Photo credit:© Bob Frid-USA TODAY Sports
The Stanchies: Beary bad start, Miller’s twofer, and the Quinn Hughes ice time thing
10 months ago
With Wyatt “the Stanchion” Arndt on IR, I’ll be your last-second Stanchies commander for Tuesday’s game! Because of the lack of adequate prep time, tonight’s intro will be brought to you by Fanatics™ and ChatGPT! Two websites that get it mostly correct but are still a significant work in progress!
Good evening, folks! It’s time to saddle up and giddy up for Tuesday night’s Canucks vs. Golden Nights showdown in Vancouver. And let me tell you, this game had everything you’ve come to know and love about Canucks hockey! Shorthanded goals, terrible d-zone coverage, power play goals, Quinn Hughes’ playing a concerningly high amount of ice time, and the Canucks mounting a late-game comeback facing a multi-goal deficit.
Entering Tuesday night’s game on a two-game win streak, the Canucks opened the game looking cool as a cucumber, only to crumble like a tower of Jenga blocks. They needed to bring their A-game for a full 60 in order to push that streak to three. Though players like J.M. Tiller and Quinn Huge led the charge, the Canucks could not overcome the Atlantic Division-leading Golden Nights.
Despite Vancouver’s best efforts, the Nights speed and depth kept them at arms reach. Despite Mark Rock still being absent with injury, wily veterans like Bill Karlsson, Phil Kessel and Alex Peterandjello came up huge in their 4-3 victory.
Don’t worry, Folks. Fanatics and ChatGPT will no longer assist the Stanchies for the remainder of this game recap! Though I thought the AI did a cromulent job, I can see why some prefer the authenticity and personality only human writers can provide. Let us know in the comments if you think ChatGPT should replace Cody Severtson moving forward!
Wait, I didn’t ask ChatGPT to include that last part…
Let’s make some GIF laboriously detailed paragraph money!
Worst reason to land on IR
Look, I’m a positive guy. I believe in a brighter tomorrow. But sunglasses indoors is exactly how you wind up on IR. Being incapable of watching a 4-3 regulation loss to a division rival because you disintegrated your corneas during a mid-day Zoom interview seems like bad load management.
Best Lineu…wait what the heck, Jack Studnicka ON DEFENCE?!
While not quite as exciting of a prospect as Tyler Myers playing as a top-six forward (please, Richard. Just once do it for the fans!), Jack Studnicka taking line rushes as a third-pair defenceman during warm-ups was quite the sight.
Kyle Burroughs eventually slotted into the lineup, confirming Studnicka as a placeholder, ending a whirlwind 22 minutes for Canucks’ nation.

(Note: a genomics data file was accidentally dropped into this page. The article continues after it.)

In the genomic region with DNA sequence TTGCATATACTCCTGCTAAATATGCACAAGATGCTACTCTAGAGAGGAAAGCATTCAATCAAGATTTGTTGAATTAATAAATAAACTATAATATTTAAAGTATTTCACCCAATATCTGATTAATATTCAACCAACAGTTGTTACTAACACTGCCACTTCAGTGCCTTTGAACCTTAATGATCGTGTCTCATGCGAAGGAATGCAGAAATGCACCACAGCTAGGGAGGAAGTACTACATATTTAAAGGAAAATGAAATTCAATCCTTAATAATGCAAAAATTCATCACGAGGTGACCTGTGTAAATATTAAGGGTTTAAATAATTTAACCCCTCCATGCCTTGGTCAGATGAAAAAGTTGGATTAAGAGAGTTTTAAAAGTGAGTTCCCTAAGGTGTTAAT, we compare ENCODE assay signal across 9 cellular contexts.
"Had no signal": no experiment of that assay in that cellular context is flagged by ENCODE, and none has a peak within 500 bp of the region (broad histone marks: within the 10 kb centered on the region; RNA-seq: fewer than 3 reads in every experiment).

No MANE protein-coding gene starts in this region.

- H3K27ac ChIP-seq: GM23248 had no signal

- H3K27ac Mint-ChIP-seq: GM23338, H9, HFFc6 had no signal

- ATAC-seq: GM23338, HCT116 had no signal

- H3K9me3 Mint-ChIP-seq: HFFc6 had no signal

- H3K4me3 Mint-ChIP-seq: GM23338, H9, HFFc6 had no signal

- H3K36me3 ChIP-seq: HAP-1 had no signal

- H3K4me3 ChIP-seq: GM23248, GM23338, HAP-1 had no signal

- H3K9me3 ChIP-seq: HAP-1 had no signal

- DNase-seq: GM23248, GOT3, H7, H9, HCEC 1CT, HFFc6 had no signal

If you ever needed proof that grocery inflation in Canada has gotten way out of hand. Case and point: superstar forward Andrei Kuzmenko has resorted to a barter system for sustenance down the stretch. Candy, chicken, steak, chocolate, Costco hot dogs, corn, and canned goods; Kuzmenko’s OnlyCans is a brilliant strategy for maintaining his dietary needs.
Unfortunately, the bulk-Twix supplier threw the sign over the ice after Kuzmenko had left, leaving a giant mess for the ice crew to clean up. So that probably puts an end to Kuzmenko’s gameday grocery system.
Oh well, it was fun while it lasted!
Best “that’s good!”
It was a pretty bad start, a poorly executed dump-and-chase strategy loaded with egregious turnovers. Before we get too deep into the misery weeds, let’s highlight the few good plays from the early goings, like Tyler Myers going stick-on-stick to deny Reilly Smith’s redirect from the crease.
Or, how about moments later, when Sheldon Dries continued the good vibes with a knuckler from center ice that nearly gave him his 14th of the season!?
Then, the rest of the period happened…
Worst “that’s bad!”
I’m sorry if you tire of my favourite Simpsons bit of “that’s good/that’s bad!” Unfortunately, the Canucks alternate good and bad so rapidly that it is tough to avoid dropping Homer’s bewildered phrase with such frequency. And baby, there was a lot of stupid during that first period!
The first player to receive the “that’s bad!” label was Ethan Bear with his blind, no-look, backhand pass to Quinn Hughes, resulting in a giveaway to Phil Kessel, who promptly undressed Thatcher Demko for the opening goal.
You don’t see Demko sprawl this early while defending a 1-on-1, so seeing him bite so quickly on a relatively slow deke by Kessel was odd.
Tough break for Bear, too. I can’t imagine that full face shield is helping his peripheral vision on scanning during puck retrievals.
Though he wasn’t the only player with a couple of bad giveaways on his scoresheet, Vasily Podkolzin had one of the more needless giveaways off a zone entry. First, Hughes draws in three Knights’ skaters for the hand-off to Podkolzin (that’s good), only for Podkolzin to immediately send the puck back onto the tape of the F1 that had trailed Hughes (that’s bad).